1. After monitoring the changes associated with necrotizing acute pancreatitis in rats from early stages to 24 h after infusion of 5% sodium taurocholate in the choledocus, we characterized by flow cytometry the zymogen granules that still remained in the pancreas 18 h after sodium taurocholate infusion in order to explore whether alterations in the enzyme content and/or in the composition of the granule membrane could be related to the intracellular mechanisms involved in the development of necrotizing acute pancreatitis.
2. Significant increases in the haematocrit, plasma and peritoneal exudate amylase levels and oedema were observed from the third hour after 5% sodium taurocholate infusion onwards. Additionally, cell alterations such as hypergranulation, dilatation of the endoplasmic reticulum and autophagic vacuoles were found 3 and 6 h after infusion. DNA decrease, degranulation and necrosis were observed from 12 h after sodium taurocholate infusion onwards.
3. Flow cytometric measurements of zymogen granules isolated from rat pancreas 18 h after 5% sodium taurocholate infusion revealed a significant decrease in their internal complexity without major changes in their size. Double staining of granules with Tetragonolobus purpureus lectin, which specifically binds l-fucose and specific anti-trypsinogen or anti-amylase antisera, showed that rats with induced pancreatitis have decreased amounts of l-fucose in the membrane glycoconjugates and lower enzyme content (70% and 30% less for trypsinogen and amylase respectively).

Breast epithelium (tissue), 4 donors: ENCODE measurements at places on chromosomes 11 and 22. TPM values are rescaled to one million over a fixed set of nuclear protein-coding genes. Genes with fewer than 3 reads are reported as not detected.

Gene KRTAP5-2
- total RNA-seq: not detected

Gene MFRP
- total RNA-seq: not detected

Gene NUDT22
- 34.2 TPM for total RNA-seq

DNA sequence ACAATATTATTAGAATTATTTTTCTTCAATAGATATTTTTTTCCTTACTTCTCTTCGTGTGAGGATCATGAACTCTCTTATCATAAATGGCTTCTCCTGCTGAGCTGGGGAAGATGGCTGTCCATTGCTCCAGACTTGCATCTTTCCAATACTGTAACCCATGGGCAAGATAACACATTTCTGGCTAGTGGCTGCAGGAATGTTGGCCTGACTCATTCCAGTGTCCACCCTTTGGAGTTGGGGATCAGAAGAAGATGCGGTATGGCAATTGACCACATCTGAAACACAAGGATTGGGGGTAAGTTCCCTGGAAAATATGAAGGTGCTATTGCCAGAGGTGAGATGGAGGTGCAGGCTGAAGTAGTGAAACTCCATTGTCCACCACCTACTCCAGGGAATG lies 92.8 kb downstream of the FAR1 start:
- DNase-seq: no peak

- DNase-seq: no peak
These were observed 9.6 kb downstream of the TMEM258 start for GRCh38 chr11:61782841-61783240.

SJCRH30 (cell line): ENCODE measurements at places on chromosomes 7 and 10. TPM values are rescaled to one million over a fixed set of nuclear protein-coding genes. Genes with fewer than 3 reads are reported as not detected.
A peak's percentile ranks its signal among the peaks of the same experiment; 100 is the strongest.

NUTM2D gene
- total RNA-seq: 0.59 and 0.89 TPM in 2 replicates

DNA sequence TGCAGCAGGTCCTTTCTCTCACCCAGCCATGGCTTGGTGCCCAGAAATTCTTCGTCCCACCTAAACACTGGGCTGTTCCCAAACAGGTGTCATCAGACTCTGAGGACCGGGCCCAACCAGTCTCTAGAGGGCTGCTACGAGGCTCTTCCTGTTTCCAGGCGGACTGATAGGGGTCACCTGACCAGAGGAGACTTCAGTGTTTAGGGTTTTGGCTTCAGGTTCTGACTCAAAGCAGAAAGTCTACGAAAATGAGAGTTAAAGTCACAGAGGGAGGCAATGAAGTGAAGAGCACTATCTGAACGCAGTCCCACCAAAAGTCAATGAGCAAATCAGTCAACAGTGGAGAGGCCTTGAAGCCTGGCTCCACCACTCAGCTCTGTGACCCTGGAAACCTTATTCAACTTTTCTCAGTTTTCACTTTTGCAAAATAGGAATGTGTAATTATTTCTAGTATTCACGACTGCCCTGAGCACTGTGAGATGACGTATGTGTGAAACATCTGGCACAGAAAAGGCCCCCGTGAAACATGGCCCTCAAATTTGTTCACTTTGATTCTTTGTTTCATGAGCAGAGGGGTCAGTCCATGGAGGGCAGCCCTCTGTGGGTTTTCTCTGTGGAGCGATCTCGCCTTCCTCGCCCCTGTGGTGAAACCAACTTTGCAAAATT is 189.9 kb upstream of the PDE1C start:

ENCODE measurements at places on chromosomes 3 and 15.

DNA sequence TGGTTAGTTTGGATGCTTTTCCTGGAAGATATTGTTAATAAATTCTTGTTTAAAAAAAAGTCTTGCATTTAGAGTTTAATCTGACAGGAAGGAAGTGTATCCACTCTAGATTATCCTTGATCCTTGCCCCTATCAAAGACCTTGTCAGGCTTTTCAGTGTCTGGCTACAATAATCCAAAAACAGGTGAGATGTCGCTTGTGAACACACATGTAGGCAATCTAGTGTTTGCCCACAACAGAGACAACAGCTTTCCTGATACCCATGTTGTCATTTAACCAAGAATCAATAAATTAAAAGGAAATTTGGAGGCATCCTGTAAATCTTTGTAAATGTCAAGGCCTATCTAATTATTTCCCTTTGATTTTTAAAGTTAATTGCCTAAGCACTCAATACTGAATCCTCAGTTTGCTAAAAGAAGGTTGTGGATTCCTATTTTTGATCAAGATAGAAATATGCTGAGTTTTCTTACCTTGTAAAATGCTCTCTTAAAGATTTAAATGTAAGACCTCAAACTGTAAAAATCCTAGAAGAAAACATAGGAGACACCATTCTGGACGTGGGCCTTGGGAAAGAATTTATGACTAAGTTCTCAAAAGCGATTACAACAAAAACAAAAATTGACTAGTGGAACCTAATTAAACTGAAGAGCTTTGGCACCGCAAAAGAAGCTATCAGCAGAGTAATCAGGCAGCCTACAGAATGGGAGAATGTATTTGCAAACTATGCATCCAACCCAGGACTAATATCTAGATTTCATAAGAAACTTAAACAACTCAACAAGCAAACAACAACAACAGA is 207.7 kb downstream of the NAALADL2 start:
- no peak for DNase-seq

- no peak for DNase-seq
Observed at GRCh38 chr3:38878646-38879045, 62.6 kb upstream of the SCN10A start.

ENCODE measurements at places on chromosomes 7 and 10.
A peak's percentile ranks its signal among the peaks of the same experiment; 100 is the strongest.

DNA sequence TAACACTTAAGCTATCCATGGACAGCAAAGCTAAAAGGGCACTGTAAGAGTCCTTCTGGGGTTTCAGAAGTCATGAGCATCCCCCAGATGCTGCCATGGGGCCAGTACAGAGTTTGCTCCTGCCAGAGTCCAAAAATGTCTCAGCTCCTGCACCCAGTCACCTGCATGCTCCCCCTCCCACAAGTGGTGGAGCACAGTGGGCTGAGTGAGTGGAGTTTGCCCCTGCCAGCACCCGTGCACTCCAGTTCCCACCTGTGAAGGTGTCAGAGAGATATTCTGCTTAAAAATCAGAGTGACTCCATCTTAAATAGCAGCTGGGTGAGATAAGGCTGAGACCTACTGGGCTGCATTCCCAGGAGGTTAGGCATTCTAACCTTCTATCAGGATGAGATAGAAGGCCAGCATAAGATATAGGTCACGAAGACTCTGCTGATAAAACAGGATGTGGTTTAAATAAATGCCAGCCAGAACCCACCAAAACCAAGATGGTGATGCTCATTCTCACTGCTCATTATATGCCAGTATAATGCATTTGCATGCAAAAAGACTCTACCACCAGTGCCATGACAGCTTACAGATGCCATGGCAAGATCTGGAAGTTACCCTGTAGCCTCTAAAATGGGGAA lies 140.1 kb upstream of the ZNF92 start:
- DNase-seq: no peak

4. A decrease in l-fucose in the membrane together with membrane abnormalities observed by electron microscopy in zymogen granules isolated 18 h after sodium taurocholate infusion indicate an altered synthesis of new granules or lysis of preformed zymogen granules which would favour differential loss of granular enzymes, mainly tripsinogen, which in turn could increase the severity of disease.